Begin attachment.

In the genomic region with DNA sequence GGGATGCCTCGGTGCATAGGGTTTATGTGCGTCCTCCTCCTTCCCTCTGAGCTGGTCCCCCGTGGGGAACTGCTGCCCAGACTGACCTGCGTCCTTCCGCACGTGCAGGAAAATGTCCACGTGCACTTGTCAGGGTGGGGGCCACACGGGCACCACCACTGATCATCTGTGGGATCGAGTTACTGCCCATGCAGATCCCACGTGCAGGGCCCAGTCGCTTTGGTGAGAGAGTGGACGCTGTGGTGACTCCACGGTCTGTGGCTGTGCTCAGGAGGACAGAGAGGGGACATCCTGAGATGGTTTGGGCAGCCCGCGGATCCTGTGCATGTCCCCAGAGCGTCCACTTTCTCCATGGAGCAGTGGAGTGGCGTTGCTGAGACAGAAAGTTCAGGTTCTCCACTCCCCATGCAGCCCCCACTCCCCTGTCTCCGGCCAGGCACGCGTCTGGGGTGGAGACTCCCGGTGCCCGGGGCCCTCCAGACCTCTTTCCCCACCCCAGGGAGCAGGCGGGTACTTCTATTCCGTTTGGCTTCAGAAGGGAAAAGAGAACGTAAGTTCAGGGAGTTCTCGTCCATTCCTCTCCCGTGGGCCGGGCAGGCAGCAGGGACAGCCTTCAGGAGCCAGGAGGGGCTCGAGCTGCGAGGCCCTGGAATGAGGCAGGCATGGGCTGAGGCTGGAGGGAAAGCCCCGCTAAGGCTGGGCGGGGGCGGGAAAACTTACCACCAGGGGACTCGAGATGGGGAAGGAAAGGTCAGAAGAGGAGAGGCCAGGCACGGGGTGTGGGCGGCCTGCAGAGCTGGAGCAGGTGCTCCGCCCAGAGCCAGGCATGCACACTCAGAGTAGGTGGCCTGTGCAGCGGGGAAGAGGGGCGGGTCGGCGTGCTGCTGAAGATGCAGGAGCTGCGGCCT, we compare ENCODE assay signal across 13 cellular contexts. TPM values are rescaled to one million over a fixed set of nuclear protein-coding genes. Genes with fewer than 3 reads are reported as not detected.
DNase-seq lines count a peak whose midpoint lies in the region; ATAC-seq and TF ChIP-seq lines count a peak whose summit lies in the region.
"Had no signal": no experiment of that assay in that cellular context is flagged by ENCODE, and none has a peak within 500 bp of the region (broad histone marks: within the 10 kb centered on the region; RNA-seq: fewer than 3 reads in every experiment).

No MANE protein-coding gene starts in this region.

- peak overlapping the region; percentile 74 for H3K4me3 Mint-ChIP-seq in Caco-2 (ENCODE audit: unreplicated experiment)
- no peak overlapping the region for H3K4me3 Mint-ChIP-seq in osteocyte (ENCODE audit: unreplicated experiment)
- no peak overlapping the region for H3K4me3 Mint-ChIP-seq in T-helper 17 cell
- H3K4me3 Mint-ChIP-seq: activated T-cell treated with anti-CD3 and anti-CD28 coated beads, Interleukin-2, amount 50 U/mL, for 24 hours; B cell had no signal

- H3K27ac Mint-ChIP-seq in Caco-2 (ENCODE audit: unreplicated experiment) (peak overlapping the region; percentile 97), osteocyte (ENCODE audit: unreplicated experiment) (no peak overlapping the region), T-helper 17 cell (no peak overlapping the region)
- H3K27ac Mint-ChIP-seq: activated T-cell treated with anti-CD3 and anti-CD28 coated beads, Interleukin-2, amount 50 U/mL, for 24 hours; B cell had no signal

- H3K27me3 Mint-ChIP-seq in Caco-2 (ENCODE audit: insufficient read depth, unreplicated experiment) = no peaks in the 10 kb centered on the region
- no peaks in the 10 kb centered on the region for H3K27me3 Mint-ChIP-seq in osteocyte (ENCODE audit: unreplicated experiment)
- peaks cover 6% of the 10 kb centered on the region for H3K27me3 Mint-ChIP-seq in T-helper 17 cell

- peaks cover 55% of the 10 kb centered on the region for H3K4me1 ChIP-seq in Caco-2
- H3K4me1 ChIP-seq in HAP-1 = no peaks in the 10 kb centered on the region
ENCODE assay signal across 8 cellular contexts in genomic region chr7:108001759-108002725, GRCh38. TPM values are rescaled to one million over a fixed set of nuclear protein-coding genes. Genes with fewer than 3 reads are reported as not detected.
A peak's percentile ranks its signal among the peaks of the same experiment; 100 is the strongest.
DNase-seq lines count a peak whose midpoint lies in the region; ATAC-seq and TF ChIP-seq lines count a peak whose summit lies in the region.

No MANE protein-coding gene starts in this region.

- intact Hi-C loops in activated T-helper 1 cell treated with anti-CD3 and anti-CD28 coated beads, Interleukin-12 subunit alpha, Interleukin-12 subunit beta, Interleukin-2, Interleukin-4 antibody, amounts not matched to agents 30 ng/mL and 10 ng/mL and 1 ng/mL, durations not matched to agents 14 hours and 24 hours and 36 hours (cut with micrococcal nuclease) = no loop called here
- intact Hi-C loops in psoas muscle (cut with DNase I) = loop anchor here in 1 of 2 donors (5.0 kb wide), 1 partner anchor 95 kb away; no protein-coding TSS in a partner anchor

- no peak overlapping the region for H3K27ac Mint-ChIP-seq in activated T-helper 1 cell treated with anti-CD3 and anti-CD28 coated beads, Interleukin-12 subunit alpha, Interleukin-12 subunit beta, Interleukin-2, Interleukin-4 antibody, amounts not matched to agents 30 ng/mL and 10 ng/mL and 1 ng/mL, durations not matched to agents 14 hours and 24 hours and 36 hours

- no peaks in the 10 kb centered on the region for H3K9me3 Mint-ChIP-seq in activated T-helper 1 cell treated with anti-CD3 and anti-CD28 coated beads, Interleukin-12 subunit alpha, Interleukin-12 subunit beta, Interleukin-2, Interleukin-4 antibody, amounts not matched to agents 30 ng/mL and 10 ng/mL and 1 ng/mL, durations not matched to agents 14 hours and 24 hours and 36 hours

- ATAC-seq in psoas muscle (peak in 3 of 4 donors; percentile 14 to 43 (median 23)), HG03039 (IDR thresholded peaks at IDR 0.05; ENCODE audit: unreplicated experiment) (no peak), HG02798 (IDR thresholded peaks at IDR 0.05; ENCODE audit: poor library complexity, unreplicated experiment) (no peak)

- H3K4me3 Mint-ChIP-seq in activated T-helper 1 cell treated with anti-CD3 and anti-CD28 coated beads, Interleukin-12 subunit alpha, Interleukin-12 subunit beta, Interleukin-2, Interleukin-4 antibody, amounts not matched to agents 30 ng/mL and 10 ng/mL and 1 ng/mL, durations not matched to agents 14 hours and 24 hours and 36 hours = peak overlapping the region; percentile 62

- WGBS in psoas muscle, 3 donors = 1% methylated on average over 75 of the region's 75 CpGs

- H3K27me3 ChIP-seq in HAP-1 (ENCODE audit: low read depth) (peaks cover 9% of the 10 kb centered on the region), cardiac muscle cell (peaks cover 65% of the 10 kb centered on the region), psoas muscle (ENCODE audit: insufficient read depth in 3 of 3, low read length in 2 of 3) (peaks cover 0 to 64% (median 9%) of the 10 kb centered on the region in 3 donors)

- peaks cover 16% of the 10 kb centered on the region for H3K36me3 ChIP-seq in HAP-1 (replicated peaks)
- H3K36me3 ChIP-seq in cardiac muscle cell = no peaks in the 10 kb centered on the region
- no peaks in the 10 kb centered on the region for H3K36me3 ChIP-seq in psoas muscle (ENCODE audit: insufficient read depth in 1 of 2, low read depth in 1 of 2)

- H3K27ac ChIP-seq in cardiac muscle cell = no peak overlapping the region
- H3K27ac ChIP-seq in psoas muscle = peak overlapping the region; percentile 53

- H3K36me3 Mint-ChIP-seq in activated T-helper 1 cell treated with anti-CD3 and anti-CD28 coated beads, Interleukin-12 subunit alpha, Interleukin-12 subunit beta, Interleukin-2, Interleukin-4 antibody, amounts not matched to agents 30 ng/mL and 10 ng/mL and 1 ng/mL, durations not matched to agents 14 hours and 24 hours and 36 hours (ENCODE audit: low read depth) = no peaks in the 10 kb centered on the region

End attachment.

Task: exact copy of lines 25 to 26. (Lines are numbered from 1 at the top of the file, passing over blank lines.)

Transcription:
- H3K4me3 Mint-ChIP-seq in activated T-helper 1 cell treated with anti-CD3 and anti-CD28 coated beads, Interleukin-12 subunit alpha, Interleukin-12 subunit beta, Interleukin-2, Interleukin-4 antibody, amounts not matched to agents 30 ng/mL and 10 ng/mL and 1 ng/mL, durations not matched to agents 14 hours and 24 hours and 36 hours = peak overlapping the region; percentile 62

- WGBS in psoas muscle, 3 donors = 1% methylated on average over 75 of the region's 75 CpGs